The content below is based on an article published by Alexa Gahan, USA Today, August 4, 2015, and updated on Dec. 28, 2019, as we have additional information for this post – addressing 8 major factors that you should take into consideration before moving off-campus. They include:
Think about what the benefits are for the off-campus location that you are moving to. Do you need a car or a bus or any other means to get to your school? How much your cost is for transportation and time?
- Rent and utilities
They will become your responsibilities and you have to make sure that you will take care of them monthly. Make sure your bank account is sufficient for the purpose or you will have to face some monetary penalty from your bank.
- When to apply
“The earlier, the better,” USA Today’s article suggests. However, you don’t have to rush to make a decision if you don’t feel comfortable with moving. You always can negotiate with your school if it asks you to leave by a certain day.
- What type of housing is best for you
Just remember that apartments, townhouses, and houses have some similarities and differences in functions. It depends on what you need and what you want. Apartments may have more amenities than those of townhouses and single houses, but they usually have more regulations and rules that you have to abide by.
Keep in mind that your roommate(s) may not be your best friend(s) or most compatible with you. However, a good roommate is always a plus to your soul if you could share your space with another person. Only 1% of the students we have served in the past encountered problems with their roommates. The unpleasant situation of dealing with a roommate with hostile attitudes can have an impact on your emotional health and academic performance.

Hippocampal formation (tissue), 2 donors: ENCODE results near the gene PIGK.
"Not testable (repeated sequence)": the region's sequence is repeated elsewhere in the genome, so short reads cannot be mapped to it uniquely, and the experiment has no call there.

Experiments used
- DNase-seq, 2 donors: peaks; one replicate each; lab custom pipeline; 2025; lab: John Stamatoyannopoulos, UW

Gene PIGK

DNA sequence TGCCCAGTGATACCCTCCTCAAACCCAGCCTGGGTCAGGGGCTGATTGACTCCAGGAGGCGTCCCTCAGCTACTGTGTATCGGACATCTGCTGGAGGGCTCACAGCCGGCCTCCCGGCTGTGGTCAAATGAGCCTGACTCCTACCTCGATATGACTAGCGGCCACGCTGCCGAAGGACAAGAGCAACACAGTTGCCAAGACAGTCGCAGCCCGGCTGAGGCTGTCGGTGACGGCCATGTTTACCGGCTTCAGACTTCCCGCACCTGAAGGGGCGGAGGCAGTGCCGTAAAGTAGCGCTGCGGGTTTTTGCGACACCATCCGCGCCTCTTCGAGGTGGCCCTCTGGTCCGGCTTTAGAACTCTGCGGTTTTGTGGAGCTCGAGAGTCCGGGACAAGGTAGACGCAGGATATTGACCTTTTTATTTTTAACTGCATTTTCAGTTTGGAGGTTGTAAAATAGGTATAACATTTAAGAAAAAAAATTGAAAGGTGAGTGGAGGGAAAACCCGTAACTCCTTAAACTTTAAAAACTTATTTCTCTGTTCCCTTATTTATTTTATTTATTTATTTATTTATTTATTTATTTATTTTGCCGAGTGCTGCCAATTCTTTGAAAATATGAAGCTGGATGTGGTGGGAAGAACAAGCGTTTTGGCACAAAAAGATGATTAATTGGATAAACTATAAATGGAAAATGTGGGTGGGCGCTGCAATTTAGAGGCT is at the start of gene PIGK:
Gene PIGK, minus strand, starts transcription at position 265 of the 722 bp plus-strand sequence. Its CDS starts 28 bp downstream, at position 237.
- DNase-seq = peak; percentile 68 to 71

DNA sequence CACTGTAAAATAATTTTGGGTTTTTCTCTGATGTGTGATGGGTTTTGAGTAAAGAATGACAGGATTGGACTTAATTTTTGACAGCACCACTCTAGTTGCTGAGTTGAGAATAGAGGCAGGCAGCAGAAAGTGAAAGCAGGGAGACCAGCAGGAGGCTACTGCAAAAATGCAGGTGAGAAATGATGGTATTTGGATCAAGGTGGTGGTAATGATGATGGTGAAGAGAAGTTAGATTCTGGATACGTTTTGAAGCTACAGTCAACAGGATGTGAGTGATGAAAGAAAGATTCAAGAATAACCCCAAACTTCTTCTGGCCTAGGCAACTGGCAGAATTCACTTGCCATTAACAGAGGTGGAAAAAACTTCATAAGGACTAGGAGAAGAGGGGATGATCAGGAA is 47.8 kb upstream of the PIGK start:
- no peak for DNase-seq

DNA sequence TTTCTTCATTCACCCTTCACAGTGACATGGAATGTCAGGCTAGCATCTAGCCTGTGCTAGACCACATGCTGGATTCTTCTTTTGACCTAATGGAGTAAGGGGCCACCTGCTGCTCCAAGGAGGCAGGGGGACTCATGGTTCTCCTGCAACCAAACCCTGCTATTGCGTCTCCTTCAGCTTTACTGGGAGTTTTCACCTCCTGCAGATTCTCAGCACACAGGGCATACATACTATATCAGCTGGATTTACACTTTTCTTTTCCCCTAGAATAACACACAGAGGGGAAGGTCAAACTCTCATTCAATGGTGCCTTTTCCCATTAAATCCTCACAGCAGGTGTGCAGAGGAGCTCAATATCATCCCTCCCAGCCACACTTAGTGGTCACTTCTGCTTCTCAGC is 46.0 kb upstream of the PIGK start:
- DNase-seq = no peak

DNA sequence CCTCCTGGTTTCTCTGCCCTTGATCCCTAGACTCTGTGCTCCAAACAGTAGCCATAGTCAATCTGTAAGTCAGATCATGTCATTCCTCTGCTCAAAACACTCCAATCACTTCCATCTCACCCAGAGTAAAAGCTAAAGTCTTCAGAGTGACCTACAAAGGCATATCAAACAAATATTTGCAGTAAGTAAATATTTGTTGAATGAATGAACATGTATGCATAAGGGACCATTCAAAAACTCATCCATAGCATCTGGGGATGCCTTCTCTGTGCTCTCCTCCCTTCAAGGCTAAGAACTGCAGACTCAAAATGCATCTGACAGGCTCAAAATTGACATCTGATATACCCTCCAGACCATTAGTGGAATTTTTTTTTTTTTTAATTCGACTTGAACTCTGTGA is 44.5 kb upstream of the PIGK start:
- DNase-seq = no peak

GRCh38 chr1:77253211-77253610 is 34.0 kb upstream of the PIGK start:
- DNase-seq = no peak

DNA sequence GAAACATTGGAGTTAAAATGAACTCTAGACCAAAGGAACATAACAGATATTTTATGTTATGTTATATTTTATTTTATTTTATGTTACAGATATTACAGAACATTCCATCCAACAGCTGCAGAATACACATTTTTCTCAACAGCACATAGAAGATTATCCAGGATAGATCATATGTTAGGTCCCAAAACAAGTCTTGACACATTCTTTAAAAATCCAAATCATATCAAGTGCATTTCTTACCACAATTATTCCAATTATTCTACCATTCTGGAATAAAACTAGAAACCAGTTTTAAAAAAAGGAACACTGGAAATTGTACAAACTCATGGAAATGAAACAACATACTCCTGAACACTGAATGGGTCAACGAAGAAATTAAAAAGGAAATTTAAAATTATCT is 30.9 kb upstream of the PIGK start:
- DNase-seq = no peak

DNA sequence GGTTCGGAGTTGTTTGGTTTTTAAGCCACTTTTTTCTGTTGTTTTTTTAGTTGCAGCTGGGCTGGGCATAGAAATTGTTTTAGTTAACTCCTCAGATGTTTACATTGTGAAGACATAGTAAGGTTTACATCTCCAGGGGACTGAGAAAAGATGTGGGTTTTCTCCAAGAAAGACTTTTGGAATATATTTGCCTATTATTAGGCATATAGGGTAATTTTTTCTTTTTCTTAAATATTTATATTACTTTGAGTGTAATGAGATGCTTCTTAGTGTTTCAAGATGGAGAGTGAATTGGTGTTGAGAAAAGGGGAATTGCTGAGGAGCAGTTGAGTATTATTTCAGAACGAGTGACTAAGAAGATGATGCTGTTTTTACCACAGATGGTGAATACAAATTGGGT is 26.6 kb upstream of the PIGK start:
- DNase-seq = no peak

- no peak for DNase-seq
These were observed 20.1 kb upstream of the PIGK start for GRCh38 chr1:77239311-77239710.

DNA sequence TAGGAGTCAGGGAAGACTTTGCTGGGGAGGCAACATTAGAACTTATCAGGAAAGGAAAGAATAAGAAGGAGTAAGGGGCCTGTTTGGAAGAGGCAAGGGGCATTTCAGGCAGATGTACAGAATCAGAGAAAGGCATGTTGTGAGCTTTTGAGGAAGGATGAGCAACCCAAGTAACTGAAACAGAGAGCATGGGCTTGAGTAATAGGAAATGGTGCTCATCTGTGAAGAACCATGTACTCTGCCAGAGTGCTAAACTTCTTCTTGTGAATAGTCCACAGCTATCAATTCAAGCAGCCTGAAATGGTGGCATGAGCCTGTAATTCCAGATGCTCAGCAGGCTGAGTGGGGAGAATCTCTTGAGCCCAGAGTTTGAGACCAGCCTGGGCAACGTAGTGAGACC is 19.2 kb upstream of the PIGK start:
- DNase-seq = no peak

- When is a good time to move
The author mentioned: “A good tip is to move in a few days before the school year starts so you can get situated and comfortable with there you are living.” That advice applies to most American students. For new international students, we suggest that you arrive at least a week before your school starts to allow yourself plenty of time to adjust to a new environment and to find resources at your disposal.
- Leases & landlords
Leases could be complicated and challenging for new international students. Have someone who has had more social experience take a look at your lease before signing. As an international student, you may look around and compare which landlord has a better reputation.
- Legal issues
We add this point on top of the seven from USA Today. Think about this question – who (including your friends, school, or government officials) will help you when you have trouble with your landlord? This point is widely ignored by most college students who seldom realize that something can go wrong between them and their landlords. In fact, there is a slim chance that you have to ask for help if your unreasonable and greedy landlord will not return the rental deposits due to some minor damage to his property. What’s worse is that you are not so sure if you are the one to be blamed for the damage. According to our record, this scenario really happened before to international students from China.